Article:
On August 16, President Trump issued an Executive Order (EO) on Establishing Discipline and Accountability in the Environmental Review and Permitting Process for Infrastructure Projects.
The purpose of the EO is to establish a more transparent, timely, and coordinated process for environmental review and permitting for infrastructure projects in the following sectors:
- surface transportation, including roadways, bridges, railroads, and transit;
- ports, including navigational channels;
- water resources projects;
- energy production and generation;
- electricity transmission;
- broadband internet;
- stormwater and sewer infrastructure; and
- drinking water infrastructure.
Most of the EO’s provisions apply only to “major infrastructure projects”, which are defined as projects that are subject to multiple agency approvals, will require an environmental impact statement (EIS), and for which the project sponsor has identified “a reasonable availability of funds sufficient to complete the project.”
The EO incorporates many tools and concepts established by the Fixing America’s Surface Transportation Act of 2015 (FAST Act), including the categories of covered projects, the use of the Federal Permitting Improvement Steering Council (FPISC), and the federal permitting dashboard.
The EO requires the Office of Management and Budget (OMB) to establish timeframes and procedures for federal agencies to complete environmental reviews for major infrastructure projects. The EO also requires each federal agency with infrastructure review responsibilities to identify performance goals that are consistent with the timeframes and process established by OMB. The EO states that environmental reviews should “be reduced to not more than an average of approximately two years, measured from the date of the publication of a notice of intent to prepare an environmental impact statement or other benchmark deemed appropriate by OMB.” Thus, the EO anticipates that the entire permitting and environmental review process for each major infrastructure project should be completed in two years on average. Because this two year period is only an average, the EO anticipates that some environmental reviews could take more or less time.
A few highlights from the EO:
- The EO requires OMB to establish an accountability system for certain projects to track federal agency performance – i.e., the time taken by each agency to complete the NEPA process – on a publicly-available “dashboard.” This permitting dashboard is already in place, as it was established under the FAST Act of 2015.
- Each agency’s performance will be “scored” by OMB, and OMB will recommend best practices based on the procedures implemented by the agencies that score higher than others. Interestingly, the EO provides that OMB can penalize agencies that significantly fail to meet timetables.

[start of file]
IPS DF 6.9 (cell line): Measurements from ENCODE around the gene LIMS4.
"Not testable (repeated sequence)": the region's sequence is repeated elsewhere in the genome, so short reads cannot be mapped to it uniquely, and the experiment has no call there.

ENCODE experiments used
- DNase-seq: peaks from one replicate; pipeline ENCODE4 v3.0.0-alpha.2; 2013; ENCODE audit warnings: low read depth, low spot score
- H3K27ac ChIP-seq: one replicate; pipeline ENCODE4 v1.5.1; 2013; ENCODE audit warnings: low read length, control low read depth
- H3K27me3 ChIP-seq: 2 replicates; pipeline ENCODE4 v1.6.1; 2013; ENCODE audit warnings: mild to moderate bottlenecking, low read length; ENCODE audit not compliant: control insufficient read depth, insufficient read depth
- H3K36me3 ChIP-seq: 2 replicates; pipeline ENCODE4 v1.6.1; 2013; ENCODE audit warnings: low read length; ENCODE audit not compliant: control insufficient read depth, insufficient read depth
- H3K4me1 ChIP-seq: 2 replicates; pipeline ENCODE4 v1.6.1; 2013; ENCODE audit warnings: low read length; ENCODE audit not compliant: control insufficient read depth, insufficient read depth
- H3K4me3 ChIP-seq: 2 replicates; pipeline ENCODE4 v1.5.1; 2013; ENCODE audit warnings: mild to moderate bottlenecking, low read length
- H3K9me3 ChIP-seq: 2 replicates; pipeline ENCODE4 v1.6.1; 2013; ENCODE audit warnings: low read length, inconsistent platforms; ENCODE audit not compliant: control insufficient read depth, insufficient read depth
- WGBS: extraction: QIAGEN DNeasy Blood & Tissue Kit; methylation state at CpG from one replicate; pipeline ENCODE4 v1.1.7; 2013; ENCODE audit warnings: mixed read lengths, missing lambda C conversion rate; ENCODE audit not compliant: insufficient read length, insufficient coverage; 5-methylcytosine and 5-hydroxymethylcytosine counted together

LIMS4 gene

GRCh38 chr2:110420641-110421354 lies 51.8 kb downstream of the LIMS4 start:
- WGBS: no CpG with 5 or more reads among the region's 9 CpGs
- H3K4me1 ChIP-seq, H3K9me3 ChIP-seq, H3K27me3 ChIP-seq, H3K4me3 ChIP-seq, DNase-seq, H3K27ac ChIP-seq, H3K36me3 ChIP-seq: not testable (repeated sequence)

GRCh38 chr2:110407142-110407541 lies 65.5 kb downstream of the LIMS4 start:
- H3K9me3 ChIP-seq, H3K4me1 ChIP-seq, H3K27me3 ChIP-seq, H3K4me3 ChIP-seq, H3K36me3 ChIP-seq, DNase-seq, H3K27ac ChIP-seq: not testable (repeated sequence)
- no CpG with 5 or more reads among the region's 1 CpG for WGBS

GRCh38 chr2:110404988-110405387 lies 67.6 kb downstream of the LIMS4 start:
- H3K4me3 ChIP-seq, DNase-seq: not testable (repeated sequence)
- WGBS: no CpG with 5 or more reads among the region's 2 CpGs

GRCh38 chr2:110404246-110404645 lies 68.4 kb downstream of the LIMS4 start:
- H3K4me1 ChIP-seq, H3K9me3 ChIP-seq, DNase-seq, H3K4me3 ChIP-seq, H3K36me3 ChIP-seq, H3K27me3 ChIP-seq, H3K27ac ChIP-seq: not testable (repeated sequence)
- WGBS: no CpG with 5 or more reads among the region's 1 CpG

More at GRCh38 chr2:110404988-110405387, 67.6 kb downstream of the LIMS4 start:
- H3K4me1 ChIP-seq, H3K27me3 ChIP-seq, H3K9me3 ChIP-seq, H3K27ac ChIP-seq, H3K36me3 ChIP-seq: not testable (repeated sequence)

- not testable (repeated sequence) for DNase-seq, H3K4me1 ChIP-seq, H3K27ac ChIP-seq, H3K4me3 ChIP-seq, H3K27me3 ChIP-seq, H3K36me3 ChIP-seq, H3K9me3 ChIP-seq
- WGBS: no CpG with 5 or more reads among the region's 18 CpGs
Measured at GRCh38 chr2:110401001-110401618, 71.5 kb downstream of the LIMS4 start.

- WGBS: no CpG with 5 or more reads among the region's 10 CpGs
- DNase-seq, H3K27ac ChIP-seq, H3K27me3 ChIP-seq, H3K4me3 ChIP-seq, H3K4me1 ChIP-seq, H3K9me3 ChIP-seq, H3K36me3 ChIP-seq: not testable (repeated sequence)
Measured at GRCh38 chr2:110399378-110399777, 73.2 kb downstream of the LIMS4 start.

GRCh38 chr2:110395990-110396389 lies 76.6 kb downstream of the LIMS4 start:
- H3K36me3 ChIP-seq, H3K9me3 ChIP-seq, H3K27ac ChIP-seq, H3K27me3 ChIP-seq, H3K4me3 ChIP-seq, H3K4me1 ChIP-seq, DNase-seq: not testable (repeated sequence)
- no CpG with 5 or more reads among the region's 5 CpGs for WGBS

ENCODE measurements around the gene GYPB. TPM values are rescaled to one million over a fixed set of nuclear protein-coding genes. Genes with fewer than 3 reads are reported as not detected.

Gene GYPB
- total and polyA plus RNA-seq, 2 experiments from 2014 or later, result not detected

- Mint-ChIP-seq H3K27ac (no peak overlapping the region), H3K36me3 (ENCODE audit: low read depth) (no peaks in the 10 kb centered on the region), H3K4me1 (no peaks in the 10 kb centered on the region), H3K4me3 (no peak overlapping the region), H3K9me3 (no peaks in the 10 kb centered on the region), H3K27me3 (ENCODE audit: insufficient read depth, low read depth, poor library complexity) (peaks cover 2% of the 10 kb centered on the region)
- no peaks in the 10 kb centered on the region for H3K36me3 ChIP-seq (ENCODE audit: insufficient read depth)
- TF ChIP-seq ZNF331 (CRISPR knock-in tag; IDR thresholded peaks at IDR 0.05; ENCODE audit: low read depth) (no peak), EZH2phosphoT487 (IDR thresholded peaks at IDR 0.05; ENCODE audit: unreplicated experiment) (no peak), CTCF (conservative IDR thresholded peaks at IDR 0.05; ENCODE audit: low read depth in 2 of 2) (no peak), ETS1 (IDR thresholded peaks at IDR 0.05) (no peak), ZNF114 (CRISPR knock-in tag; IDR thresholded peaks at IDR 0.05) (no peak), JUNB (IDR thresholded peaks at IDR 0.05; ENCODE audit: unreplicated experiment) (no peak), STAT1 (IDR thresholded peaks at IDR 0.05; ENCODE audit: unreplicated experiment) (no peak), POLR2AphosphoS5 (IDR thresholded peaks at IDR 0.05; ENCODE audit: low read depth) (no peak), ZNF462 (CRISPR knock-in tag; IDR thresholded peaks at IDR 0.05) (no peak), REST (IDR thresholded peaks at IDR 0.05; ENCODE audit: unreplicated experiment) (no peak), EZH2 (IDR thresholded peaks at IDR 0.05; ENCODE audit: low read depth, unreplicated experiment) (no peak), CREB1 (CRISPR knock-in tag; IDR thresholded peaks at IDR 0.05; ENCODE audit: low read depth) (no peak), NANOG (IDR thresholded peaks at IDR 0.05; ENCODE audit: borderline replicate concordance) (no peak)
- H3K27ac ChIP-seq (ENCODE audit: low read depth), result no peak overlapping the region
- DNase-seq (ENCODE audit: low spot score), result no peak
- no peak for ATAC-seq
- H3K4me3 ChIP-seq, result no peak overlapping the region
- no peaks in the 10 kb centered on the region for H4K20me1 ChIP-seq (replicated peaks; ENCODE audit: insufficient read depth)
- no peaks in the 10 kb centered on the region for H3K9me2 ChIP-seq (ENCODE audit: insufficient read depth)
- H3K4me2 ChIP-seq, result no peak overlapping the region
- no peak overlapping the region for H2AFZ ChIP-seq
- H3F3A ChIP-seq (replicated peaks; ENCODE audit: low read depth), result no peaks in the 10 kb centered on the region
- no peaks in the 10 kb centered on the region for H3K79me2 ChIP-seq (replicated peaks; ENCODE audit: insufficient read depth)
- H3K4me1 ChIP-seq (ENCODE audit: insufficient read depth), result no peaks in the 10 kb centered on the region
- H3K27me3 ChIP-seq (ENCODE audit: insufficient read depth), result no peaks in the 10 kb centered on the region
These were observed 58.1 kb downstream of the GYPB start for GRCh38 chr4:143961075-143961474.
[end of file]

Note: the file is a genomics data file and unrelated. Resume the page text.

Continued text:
- The EO refers to “One Federal Decision,” which is a concept that anticipates that National Environmental Protection Agency (NEPA) reviews for infrastructure projects will be directed by a single lead agency that will establish and update processing timelines. The EO provides that all agencies involved with a project will issue their permits/approvals for the project within 90 days of the issuance of the lead agency’s Record of Decision.
- The Council on Environmental Quality (CEQ), which administers regulations implementing NEPA, is required to identify actions it will take to modernize and improve the environmental review process. This may lead to the issuance of future CEQ guidance documents or regulations that attempt to narrow the scope of NEPA review required by federal agencies. The Trump Administration has already rolled back one initiative implemented by CEQ under the Obama Administration. In March, President Trump signed an Executive Order rescinding Obama-era CEQ final guidance on consideration of greenhouse gas emissions in NEPA reviews.
- The EO directs the Department of Interior and Department of Agriculture to establish “energy corridors” on federal lands for the development of energy infrastructure projects.
In sum, the EO sets up a significant new role for OMB, in coordination with CEQ and the FPISC, in establishing infrastructure permitting procedures and timelines. The EO incorporates many of the same tools and concepts established by the FAST Act in 2015. However, the FAST Act required applicants to apply for (and pay for) FAST Act processing, while this EO appears to contemplate that covered infrastructure projects will automatically be subject to the EO’s requirements. It remains to be seen if the EO will be implemented in a way that meaningfully improves the permitting and environmental review process for infrastructure projects. However, at a minimum, the EO requires agencies to conduct a more transparent and coordinated process and sets an expectation that the entire process should be completed in two years (on average) for major infrastructure projects.